New Spain, 1799 (03:08)
European turmoil following the French Revolution had lasting influence on the people of New Spain. In 1799 about one million people lived in Spain's South American provinces, including 60,000 slaves. The people of Caracas loved all things Spanish but resented Spanish exploitation.
Simón Bolívar's Youth and Education (02:34)
Simón Bolívar, the youngest child of an aristocratic Creole family, had lost both his parents by age six. His education in Caracas was put in the hands of the best teachers; at age 16 Bolívar traveled to Madrid and received an education suitable for a young aristocrat planning a military career.
Alexander von Humboldt: Science and Nationalism (04:28)
In 1800 naturalist Alexander von Humboldt explored the Orinoco River on a scientific journey of discovery and research. He also befriended leading Latin American intellectuals and was quite interested in their growing sense of national pride.
Alexander von Humboldt Reflects on Native History (06:12)
Simón Bolívar's Spanish bride died a year after the couple left Madrid for Caracas; Bolívar returned to Europe a few months later. As naturalist Alexander von Humboldt explored New Spain, he reflected on the tragic history of native South Americans under Spanish rule.
Humboldt Meets Bolívar (01:31)
Besides his significant scientific discoveries Alexander von Humboldt's work helped free South America from Spanish colonialism. Humboldt and Simón Bolívar met for the first time in Paris in 1804; soon after Bolívar vowed to free Venezuela from Spanish rule.
The Venezuelan Revolution Begins (02:07)
The revolution to free Venezuela from Spanish rule began in 1810; the Spanish won early battles and destroyed the Bolívar family estate. When an earthquake destroyed Caracas, people believed God was punishing them for the insurrection against Spain.
Simón Bolívar in Columbia: The Cartagena Manifesto (02:34)
After failed attempts to drive the Spanish from Venezuela, Simón Bolívar escaped to Columbia and joined the Colombian army. In Cartagena Bolívar wrote his famous Cartagena Manifesto, a document that marked the beginning of his public career.
Bolívar's Troops March Toward Caracas (04:27)
With maps made by Alexander von Humboldt, Simón Bolívar led troops through Columbia and captured one Spanish fort after another. Bolívar pushed his army beyond the range of his assignment and marched across the Andes mountains toward Caracas.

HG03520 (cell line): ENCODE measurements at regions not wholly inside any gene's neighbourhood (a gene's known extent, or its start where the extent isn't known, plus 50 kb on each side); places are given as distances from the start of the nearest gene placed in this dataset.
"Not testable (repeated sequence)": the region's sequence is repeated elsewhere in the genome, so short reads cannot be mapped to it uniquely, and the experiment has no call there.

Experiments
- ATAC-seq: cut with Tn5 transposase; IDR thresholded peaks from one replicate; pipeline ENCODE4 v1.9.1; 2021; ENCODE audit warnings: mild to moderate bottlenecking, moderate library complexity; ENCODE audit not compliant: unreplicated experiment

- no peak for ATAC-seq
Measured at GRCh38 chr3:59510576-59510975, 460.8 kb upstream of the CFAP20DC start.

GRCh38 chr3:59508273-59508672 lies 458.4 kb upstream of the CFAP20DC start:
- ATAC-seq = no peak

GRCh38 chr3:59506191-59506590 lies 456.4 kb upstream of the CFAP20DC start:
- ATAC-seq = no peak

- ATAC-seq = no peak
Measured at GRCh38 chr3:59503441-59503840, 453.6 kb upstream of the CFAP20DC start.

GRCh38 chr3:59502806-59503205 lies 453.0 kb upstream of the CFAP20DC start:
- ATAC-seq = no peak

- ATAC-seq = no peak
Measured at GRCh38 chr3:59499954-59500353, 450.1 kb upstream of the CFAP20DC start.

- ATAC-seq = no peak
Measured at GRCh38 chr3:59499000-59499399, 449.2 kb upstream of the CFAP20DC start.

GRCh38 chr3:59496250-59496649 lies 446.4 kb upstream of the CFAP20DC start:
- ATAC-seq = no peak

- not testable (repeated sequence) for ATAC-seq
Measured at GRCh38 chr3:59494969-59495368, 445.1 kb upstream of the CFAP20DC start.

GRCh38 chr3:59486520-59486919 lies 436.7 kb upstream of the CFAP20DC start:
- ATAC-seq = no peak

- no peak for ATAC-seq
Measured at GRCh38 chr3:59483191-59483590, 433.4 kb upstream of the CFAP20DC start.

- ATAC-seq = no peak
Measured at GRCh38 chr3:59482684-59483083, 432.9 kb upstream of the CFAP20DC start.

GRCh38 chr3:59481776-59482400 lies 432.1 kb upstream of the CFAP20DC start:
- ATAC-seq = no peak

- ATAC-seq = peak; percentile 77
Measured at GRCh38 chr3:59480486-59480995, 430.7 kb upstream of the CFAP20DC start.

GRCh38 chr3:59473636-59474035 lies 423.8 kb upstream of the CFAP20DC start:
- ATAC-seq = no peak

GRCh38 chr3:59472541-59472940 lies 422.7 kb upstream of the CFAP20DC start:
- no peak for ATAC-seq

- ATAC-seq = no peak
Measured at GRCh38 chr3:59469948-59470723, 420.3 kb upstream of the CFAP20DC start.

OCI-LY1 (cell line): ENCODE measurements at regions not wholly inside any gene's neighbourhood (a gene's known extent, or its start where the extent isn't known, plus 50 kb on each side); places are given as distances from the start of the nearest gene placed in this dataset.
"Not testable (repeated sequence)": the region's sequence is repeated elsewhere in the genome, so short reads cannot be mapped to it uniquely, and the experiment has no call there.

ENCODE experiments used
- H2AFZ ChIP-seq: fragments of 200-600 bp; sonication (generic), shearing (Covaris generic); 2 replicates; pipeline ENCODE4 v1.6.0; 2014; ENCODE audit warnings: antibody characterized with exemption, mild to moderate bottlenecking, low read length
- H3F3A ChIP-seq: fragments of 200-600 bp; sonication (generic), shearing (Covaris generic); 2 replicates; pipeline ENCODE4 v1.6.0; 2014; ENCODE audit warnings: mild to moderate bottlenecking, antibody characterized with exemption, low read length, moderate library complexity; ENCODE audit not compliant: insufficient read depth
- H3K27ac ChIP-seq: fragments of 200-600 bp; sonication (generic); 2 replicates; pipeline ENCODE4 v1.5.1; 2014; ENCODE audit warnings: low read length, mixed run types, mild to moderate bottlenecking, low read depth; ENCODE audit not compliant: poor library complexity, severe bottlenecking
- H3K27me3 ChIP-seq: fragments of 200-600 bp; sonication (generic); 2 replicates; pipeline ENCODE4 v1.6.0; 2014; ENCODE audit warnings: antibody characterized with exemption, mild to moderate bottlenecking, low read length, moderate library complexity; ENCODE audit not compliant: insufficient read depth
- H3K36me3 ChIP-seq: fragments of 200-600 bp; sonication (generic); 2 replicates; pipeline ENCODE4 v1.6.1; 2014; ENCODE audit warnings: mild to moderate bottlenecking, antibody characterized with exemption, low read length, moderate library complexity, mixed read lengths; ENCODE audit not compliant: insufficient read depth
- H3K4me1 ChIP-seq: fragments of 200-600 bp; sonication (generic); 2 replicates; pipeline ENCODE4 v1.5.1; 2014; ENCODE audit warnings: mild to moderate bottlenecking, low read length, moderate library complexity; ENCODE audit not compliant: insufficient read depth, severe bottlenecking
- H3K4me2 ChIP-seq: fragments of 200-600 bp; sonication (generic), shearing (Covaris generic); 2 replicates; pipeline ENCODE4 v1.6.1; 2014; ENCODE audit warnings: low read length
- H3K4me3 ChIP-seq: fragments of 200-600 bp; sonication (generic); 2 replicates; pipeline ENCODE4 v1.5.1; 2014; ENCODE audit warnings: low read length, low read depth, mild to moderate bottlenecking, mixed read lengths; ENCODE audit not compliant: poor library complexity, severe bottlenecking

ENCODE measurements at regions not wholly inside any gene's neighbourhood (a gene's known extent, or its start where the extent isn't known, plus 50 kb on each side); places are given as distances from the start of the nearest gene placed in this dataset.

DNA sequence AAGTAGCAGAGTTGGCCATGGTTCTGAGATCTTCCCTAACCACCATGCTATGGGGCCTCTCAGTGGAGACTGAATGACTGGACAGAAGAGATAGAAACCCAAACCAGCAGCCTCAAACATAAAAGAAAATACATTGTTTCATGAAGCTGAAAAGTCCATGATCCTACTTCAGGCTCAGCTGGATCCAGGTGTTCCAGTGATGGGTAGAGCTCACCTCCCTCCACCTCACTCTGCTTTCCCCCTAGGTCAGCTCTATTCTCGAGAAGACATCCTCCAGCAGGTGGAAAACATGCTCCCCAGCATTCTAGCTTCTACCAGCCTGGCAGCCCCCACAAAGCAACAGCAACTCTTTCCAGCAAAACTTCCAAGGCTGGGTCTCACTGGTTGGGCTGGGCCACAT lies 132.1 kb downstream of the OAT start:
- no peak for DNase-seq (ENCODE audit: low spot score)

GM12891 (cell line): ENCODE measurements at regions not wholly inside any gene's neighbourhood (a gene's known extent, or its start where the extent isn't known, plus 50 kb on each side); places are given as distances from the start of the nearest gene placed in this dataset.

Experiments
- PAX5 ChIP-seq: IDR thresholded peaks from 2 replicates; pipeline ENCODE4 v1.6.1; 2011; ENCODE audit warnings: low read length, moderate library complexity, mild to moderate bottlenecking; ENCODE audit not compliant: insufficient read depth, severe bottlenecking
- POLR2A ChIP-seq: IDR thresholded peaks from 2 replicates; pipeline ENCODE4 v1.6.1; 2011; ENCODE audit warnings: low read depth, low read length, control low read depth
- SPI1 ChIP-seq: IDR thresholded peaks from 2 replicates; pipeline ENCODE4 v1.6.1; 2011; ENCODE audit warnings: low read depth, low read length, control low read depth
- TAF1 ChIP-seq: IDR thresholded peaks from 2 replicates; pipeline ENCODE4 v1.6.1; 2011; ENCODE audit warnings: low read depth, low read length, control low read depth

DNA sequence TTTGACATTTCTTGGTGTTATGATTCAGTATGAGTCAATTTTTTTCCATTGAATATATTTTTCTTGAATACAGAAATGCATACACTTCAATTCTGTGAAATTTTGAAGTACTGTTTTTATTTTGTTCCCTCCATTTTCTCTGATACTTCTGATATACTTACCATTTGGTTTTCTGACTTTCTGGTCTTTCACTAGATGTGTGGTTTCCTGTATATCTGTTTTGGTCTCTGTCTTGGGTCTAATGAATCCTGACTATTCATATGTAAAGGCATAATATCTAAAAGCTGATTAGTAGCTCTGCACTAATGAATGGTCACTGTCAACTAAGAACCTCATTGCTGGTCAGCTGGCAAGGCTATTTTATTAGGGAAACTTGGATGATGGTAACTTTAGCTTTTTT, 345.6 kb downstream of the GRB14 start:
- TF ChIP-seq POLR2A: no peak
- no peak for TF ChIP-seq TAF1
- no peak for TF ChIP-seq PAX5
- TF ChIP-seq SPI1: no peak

Simón Bolívar Liberates Caracas (02:09)
Copies of Simón Bolívar's Cartagena Manifesto spread across the world as he drove his troops on a grueling march toward Caracas. On August 6, 1813, Bolívar took Caracas and liberated Venezuela from Spanish rule.
Spain Reasserts Latin American Dominance (03:06)
After Napoleon's armies were forced to evacuate Spain in 1813 following a four year occupation, the Spanish deployed troops to retake Venezuela. Simón Bolívar again fled to Colombia until the Spanish brutally recaptured Cartagena.
The Ideals of Freedom: Bolívar Prepares to Fight Again (02:14)
Simón Bolívar prepared to once again drive the Spanish from South America after Spain's brutal return. While making preparations in Haiti, Bolívar resolved he would abolish slavery and the ideals of the French Revolution took hold in Latin America.
New Strategy and New Goals: Liberating South America (02:13)
In his third campaign to drive the Spanish from Venezuela, Simón Bolívar acquired 7,000 battle hardened professional soldiers from England and Germany. From this point forth, Bolívar made the permanent liberation of all South America his goal.
Liberation of Colombia (05:07)
European mercenaries fought alongside Simón Bolívar's revolutionaries as it became clear that Spain's power was weakening. Bolívar's occupation of Bogota amounted to the liberation of all Colombia.
Liberation of Venezuela (02:07)
The Battle of Carabobo, the climactic battle of Venezuela's liberation, cost more than 2,000 lives. By November of 1823, the war in Venezuela was over and the city of Caracas was once again liberated.
Campaign to Unite South America (03:53)
Simón Bolívar dreamed of a confederation that would unite all of South America. After freeing Venezuela he marched south toward Peru, freeing Ecuador along the way.
Decisive Battles for Liberation (02:46)
Battles at Junin and Ayacucho ended 300 years of Spanish occupation in South America. In a small native village, the last Spanish viceroy officially ended the war and surrendered the entire continent of South America.
Politics Shatters Bolívar's Dream (04:37)
Simón Bolívar hoped to meld his newly liberated territories into a unified nation and to work cooperatively with the United States. The Monroe Doctrine and selfish ambitions of South American politicians left him discouraged and resigned to exile until his death in 1830.
Simón Bolívar's Legacy (03:13)
Simón Bolívar freed South America but failed to unite the liberated lands. Struggles for power among selfish and greedy leaders marked the first decade of Latin American independence; oppression and injustice are still common but hopes for peace and democracy still live.
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